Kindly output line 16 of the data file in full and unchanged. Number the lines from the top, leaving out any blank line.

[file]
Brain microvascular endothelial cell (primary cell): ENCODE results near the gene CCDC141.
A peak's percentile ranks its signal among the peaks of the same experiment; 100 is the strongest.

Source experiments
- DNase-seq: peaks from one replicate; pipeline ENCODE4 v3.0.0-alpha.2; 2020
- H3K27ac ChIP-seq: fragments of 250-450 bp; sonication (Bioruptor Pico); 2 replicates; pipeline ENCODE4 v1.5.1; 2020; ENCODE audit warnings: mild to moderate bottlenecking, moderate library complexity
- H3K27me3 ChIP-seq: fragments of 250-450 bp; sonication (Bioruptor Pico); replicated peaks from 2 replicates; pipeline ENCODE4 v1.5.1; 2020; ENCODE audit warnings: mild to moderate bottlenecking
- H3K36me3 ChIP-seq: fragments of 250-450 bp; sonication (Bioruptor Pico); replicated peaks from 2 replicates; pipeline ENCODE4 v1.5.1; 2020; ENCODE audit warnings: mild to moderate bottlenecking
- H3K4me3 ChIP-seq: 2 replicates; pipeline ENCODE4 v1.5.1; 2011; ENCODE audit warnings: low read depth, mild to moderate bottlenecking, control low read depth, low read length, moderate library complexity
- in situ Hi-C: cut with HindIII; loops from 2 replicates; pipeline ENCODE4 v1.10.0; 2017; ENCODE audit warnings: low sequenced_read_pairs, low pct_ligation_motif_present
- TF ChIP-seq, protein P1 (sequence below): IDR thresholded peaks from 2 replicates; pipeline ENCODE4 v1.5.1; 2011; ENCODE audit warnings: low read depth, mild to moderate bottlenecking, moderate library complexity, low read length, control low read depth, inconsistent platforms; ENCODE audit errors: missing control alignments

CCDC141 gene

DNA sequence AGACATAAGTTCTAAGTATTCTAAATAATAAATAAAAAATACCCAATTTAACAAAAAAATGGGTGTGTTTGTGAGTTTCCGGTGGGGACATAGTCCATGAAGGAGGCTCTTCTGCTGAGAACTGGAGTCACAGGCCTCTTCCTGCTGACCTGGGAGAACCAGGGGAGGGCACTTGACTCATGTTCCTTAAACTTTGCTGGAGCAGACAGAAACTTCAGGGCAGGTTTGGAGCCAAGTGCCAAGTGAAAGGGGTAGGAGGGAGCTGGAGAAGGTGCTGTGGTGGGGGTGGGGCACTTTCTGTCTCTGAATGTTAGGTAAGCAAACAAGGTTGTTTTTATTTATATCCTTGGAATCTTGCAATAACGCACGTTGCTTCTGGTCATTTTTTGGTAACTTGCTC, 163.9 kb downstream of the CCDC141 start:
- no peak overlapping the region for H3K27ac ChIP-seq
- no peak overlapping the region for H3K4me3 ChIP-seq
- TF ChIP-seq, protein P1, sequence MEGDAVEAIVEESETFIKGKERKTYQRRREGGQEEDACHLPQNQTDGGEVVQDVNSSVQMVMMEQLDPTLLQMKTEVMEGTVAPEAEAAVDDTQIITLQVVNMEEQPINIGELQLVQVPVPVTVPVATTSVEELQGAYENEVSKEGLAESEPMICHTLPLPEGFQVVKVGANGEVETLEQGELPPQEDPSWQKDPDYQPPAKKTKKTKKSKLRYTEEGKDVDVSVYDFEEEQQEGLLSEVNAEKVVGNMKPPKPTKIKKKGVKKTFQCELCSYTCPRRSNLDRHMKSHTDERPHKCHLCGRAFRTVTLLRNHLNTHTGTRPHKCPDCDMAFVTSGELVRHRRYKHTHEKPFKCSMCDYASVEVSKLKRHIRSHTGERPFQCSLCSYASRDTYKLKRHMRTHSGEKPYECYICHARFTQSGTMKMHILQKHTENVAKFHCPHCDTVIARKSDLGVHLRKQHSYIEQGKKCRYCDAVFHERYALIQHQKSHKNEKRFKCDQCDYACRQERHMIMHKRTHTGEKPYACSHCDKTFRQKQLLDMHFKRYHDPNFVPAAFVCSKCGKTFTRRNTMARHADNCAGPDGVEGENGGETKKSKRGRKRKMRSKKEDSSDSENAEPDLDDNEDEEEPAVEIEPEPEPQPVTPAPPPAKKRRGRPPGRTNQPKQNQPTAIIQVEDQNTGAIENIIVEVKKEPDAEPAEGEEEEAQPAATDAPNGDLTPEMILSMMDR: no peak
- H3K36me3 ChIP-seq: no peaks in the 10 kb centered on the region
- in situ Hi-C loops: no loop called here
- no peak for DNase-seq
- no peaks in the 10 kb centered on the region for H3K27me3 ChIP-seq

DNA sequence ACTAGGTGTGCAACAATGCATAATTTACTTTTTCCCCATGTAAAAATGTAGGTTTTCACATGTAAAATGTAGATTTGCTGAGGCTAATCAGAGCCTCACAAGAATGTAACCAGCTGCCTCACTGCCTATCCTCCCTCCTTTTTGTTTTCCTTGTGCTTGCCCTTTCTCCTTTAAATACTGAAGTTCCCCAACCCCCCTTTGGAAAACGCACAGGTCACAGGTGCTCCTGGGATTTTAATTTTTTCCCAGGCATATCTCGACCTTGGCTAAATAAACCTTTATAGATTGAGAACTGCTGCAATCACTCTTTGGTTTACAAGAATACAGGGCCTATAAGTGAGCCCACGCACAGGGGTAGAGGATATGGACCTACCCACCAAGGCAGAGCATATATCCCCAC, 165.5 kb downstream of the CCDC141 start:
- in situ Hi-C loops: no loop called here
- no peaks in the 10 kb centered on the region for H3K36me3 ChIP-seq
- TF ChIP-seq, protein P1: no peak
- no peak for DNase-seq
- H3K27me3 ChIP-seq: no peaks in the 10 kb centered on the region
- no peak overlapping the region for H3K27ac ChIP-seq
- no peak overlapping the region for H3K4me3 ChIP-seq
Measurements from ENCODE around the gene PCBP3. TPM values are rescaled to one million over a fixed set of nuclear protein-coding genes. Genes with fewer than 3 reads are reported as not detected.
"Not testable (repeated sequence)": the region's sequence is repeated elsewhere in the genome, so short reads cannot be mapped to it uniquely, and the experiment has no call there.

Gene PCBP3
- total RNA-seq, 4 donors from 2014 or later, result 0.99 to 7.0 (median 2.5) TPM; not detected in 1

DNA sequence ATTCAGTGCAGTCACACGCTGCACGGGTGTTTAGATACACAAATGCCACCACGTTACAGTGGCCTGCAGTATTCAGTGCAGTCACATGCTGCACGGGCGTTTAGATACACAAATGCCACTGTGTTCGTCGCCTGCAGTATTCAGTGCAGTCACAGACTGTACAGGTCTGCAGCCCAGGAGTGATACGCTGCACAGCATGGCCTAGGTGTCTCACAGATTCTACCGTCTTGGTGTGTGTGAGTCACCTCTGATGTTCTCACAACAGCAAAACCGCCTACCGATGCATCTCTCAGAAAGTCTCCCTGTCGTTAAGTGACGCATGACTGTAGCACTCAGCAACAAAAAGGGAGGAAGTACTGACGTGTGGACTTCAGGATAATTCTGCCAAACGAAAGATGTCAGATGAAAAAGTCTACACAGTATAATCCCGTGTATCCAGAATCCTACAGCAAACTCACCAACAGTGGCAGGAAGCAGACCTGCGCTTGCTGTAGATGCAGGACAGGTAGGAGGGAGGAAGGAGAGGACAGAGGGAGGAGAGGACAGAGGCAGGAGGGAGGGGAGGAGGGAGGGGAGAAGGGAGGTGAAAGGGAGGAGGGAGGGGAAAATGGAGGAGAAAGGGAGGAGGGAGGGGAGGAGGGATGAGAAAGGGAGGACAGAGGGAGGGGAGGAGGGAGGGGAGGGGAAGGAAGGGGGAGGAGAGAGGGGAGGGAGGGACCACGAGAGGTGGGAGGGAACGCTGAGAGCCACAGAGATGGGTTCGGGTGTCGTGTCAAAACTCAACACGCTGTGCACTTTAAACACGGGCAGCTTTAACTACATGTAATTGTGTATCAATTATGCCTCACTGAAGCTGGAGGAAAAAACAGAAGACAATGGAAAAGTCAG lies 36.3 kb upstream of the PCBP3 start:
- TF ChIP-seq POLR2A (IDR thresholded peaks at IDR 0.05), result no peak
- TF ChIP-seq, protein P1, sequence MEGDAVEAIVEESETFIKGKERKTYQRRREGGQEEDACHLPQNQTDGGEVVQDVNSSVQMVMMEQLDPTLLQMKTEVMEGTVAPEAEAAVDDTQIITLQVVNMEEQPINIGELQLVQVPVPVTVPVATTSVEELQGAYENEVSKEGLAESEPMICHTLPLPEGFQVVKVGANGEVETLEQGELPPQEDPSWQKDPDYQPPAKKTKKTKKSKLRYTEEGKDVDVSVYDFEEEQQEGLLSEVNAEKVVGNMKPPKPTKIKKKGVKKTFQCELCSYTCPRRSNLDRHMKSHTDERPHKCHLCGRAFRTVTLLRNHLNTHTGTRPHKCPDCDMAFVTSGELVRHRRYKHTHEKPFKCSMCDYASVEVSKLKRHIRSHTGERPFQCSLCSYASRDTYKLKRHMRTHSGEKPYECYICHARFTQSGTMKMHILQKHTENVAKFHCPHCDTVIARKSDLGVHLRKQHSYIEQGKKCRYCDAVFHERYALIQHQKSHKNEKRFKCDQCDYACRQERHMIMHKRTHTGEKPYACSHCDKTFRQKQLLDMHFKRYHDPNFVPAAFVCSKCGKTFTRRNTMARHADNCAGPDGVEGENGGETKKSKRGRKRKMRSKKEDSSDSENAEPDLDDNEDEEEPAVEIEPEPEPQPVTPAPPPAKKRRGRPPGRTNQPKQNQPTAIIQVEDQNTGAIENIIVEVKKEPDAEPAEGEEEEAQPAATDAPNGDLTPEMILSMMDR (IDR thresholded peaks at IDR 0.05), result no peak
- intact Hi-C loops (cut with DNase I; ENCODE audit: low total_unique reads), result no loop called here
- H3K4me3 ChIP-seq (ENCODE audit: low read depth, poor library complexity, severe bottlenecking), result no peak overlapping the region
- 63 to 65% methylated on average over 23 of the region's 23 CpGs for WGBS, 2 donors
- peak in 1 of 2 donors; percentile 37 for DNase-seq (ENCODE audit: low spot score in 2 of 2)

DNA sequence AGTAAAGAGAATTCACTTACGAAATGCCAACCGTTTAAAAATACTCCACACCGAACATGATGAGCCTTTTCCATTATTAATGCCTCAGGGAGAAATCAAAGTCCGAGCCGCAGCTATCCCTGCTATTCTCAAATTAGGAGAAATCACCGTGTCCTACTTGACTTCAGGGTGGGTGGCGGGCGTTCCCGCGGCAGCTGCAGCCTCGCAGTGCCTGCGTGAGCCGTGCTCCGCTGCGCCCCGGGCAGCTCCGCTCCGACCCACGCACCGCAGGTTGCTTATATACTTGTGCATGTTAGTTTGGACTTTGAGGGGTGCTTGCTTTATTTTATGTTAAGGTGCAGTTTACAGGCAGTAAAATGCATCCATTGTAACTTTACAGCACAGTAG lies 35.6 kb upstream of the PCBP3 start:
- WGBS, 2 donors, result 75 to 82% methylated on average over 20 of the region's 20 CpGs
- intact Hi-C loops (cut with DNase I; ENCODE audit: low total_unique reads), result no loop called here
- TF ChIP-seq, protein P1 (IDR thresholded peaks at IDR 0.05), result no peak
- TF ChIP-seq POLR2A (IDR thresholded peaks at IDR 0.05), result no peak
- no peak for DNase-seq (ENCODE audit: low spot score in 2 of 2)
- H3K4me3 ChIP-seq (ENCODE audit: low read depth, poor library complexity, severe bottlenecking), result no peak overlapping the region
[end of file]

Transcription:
- H3K36me3 ChIP-seq: no peaks in the 10 kb centered on the region